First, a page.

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The landscape of digital assets evolved from a curiosity in 2009, when bitcoin was created, to economic structures, social platforms and new opportunities in the metaverse last year.

Today blockchain is about utility.  The same technology that allowed for a new form of money allows developers to create so-called “smart contracts” that facilitate financial transactions, including those being carried out across the metaverse. The metaverse is the vision that captures the confluence of several technologies: augmented or virtual reality, blockchain, and other technologies native to social media and cryptocurrency. The shape of this virtual future is taking place today.

As Chair of the Wilson Center’s Digital Assets Lab, I felt an obligation to travel the frontier of the metaverse to see what is really going on—and what a long strange trip it has been. Built on blockchain technology, developers have created virtual worlds with limitless bounds using NFT’s (Non-fungible Tokens). NFTs are images, videos or other data that are saved on to the blockchain, stored across a decentralized ledger as opposed to a specific server. For example, Decentraland, which is an open source 3D virtual world platform, is a place where users can buy NFT plots of land using MANA cryptocurrency. The vision of the metaverse will have longstanding impacts on the economies we are building today.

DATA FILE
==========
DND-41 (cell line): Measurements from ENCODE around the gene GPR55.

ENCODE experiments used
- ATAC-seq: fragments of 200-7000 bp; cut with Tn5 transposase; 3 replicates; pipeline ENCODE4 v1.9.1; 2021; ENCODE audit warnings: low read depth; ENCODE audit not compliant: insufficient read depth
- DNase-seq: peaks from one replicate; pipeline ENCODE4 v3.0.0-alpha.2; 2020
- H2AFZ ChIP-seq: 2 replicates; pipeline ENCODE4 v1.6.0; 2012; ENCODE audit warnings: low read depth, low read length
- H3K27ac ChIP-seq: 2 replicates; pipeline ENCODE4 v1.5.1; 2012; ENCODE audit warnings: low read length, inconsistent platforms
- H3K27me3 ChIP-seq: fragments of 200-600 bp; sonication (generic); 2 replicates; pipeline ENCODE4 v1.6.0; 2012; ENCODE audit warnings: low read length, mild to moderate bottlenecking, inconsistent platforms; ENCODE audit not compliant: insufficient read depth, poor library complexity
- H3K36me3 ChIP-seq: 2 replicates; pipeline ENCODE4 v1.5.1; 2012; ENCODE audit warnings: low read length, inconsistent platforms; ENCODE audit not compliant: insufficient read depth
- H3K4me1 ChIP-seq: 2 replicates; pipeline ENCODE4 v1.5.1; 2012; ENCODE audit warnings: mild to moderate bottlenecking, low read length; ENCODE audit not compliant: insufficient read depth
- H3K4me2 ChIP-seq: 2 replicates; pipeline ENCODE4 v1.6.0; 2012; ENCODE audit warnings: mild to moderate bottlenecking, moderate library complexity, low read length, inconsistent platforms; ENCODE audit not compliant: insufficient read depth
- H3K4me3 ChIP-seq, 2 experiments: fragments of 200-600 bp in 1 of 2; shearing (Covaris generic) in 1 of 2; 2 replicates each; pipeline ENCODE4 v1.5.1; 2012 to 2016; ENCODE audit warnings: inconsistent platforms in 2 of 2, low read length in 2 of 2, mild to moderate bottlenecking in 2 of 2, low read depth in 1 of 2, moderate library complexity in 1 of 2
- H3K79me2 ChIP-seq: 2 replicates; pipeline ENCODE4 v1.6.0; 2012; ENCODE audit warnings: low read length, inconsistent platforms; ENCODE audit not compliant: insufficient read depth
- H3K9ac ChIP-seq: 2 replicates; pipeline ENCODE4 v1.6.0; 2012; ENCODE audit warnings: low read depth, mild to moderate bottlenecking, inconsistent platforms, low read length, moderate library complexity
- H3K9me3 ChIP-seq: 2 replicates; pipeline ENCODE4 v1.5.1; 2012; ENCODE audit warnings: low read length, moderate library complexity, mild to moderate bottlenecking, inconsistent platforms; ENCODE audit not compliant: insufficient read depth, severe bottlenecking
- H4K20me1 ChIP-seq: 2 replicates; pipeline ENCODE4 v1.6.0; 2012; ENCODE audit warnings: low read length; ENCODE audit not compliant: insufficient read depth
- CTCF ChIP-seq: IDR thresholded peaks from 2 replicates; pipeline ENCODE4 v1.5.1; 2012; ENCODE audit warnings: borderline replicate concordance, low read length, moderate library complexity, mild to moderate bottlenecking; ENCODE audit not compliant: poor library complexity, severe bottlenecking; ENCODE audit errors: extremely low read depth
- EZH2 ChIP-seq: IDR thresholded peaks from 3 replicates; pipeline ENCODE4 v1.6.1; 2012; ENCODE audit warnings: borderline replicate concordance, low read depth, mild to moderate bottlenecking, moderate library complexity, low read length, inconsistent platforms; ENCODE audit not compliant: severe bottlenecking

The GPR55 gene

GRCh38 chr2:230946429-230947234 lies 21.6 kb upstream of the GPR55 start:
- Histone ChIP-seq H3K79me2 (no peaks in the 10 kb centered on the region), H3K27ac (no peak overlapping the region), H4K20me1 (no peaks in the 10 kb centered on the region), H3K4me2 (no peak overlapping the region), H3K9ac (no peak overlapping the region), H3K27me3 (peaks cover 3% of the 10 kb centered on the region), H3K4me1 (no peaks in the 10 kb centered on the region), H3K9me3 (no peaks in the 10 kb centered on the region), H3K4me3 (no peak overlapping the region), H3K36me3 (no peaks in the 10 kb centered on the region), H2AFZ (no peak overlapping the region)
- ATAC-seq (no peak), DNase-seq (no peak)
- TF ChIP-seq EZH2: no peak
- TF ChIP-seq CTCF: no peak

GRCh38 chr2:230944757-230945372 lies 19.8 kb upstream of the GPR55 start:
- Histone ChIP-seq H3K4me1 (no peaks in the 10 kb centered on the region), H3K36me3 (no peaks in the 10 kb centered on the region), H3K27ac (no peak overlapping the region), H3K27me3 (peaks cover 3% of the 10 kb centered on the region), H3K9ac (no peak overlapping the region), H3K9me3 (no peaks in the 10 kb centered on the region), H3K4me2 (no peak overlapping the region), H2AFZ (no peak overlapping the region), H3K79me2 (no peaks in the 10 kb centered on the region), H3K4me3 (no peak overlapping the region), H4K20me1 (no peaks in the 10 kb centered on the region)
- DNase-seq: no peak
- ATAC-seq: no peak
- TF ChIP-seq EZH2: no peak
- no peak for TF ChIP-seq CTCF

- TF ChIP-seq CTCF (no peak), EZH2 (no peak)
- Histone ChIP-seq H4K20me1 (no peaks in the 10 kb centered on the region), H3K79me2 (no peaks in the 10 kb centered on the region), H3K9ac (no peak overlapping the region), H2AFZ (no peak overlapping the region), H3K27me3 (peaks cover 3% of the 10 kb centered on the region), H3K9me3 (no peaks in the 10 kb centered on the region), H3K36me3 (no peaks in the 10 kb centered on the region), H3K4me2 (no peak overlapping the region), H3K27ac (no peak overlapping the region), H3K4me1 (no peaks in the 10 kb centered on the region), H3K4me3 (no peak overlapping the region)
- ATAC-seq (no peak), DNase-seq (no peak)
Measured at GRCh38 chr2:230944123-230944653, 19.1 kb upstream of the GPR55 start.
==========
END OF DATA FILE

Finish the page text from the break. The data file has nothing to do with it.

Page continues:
NFTs are not limited to land. Those images and digital files might include planets and cars, creatures and people. Even Macy’s got into the act with a limited edition of Macy’s Thanksgiving Day Parade NFT’s; no need to stand in the cold to see the 37 foot long helium filled dachshund. It can live in your own virtual metaverse.

In the metaverse, your NFT representations or “avatars” can walk into, jobs, parties and a reality that seems more than just virtual—it can be dynamic and quite realistic.  As technology improves, we may be on the cusp of Zoom-like meetings that allow you to shake hands and interact in a decentralized, blockchain-based world that is almost indistinguishable from your local diner or office.  Real estate in one virtual world today is more expensive than on the Upper East side of Manhattan.

For those of you who are wondering why governments should care about games and sci-fi art projects, consider how social and economic interactions might evolve in the context of immersive virtual worlds were this forum to gain widespread acceptance. Smart contracts facilitate an array of financial products that seem quite “banking-like” and there are currently no virtual sheriffs.

Some say that blockchain and digital assets are in their first inning of growth—like the internet circa 1992. Others say the players are just arriving at the stadium. And still others dismiss NFT’s and metaverses as just another fad.

Whatever the case, the Wilson Center Digital Asset Lab will help legislators, regulators and the public understand how they might want to weigh in on the realities of the evolution of blockchain technology.

About the Author

Alan N. Rechtschaffen

Alan N. Rechtschaffen

Trustee, Wilson Center;
Private Investor; Senior Lecturer of Laws, New York University  
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